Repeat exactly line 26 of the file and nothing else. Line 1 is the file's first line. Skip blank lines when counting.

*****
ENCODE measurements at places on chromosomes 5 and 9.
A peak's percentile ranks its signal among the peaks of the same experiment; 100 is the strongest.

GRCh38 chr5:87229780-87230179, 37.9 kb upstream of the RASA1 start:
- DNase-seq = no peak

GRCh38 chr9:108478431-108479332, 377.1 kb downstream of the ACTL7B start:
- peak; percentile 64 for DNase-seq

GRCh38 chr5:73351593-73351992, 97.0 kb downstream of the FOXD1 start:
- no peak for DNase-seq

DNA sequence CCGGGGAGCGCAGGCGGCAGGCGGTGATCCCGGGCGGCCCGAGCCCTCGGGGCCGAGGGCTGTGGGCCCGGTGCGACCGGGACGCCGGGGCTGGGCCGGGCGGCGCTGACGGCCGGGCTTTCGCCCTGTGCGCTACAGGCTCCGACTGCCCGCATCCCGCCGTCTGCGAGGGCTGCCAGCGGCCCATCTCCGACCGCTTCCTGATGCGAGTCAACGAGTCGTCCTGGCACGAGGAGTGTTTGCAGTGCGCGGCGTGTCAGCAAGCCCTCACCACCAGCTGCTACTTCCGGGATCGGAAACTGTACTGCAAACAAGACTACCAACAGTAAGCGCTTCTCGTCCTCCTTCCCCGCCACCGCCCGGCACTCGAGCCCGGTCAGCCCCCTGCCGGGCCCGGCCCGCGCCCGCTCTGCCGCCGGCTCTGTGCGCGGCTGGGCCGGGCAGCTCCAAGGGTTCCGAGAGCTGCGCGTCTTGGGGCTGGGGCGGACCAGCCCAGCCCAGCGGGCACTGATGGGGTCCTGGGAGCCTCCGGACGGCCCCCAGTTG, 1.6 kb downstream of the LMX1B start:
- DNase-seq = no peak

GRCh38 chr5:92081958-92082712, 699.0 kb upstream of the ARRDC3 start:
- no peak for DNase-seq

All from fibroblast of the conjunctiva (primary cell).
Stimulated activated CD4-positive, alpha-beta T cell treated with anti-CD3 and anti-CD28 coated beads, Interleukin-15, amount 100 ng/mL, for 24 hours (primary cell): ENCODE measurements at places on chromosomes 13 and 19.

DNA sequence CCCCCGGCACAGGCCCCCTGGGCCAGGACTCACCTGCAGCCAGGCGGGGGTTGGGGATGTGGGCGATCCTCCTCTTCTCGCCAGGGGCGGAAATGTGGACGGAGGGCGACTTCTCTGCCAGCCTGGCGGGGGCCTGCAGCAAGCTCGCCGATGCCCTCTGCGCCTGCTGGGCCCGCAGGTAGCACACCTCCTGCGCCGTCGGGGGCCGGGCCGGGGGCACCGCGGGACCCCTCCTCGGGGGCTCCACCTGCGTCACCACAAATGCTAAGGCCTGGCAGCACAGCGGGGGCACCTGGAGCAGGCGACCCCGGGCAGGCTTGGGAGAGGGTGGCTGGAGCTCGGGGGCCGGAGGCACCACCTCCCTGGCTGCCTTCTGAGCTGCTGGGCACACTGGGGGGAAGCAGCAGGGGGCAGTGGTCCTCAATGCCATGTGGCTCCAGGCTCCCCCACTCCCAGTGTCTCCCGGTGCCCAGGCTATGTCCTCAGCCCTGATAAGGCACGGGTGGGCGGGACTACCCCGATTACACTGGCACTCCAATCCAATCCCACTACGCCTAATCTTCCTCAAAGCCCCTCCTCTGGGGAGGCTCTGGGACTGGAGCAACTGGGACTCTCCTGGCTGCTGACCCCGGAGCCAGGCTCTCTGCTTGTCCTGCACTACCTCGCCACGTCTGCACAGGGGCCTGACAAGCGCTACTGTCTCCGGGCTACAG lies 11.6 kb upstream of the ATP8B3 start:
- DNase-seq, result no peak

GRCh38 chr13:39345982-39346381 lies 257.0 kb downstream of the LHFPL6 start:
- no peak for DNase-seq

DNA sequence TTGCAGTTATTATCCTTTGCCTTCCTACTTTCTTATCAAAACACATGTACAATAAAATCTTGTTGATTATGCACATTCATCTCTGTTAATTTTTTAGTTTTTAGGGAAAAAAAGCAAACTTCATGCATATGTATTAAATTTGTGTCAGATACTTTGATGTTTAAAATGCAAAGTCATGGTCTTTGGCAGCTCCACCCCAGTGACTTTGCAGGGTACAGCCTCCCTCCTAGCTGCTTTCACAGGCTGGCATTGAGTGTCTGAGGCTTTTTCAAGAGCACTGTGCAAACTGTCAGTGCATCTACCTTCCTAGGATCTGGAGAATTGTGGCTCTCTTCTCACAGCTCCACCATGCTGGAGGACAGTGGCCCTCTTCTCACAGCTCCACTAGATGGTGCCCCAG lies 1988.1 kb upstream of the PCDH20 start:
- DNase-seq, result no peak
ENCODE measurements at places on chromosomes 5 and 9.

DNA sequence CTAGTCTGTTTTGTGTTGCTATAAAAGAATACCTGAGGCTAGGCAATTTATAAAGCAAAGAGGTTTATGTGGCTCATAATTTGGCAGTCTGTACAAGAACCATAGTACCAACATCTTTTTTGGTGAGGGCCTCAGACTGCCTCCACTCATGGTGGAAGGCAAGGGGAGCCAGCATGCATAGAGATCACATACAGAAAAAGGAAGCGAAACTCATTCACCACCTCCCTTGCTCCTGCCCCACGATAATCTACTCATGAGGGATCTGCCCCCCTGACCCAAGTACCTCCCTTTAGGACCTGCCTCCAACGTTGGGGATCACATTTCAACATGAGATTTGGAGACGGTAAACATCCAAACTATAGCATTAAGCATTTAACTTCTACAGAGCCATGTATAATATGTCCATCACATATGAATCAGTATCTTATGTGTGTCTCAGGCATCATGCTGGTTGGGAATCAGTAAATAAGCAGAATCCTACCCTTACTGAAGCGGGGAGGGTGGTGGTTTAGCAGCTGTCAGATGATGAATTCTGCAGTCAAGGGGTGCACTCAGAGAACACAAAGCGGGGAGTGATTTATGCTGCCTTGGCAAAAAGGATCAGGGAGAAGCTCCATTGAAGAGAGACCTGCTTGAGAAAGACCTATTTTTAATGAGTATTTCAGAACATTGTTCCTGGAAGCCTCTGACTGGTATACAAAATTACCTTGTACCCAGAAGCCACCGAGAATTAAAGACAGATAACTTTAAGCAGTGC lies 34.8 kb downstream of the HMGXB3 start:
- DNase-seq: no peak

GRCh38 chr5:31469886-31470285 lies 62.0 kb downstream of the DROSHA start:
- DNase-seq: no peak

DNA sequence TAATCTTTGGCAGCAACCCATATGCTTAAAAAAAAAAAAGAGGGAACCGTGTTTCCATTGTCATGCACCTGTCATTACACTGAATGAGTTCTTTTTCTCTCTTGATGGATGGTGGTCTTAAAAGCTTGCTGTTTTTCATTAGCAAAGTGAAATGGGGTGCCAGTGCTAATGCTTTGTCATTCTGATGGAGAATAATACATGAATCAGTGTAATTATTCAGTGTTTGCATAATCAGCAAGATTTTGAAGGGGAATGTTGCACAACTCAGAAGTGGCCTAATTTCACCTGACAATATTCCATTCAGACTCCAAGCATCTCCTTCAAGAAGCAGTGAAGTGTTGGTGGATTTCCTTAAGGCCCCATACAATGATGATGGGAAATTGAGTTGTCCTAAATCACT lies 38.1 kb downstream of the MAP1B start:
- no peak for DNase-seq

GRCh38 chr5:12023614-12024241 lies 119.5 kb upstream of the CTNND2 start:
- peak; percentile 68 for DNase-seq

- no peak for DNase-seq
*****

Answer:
DNA sequence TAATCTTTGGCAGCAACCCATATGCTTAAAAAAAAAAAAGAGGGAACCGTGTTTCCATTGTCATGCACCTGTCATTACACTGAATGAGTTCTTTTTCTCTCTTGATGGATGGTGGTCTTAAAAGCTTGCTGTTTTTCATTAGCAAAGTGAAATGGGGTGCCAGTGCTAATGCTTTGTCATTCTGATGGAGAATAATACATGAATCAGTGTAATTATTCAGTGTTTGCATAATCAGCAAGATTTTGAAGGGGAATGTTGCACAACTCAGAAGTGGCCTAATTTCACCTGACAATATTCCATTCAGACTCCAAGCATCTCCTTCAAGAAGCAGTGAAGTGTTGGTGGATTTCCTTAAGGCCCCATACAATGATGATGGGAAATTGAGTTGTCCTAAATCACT lies 38.1 kb downstream of the MAP1B start: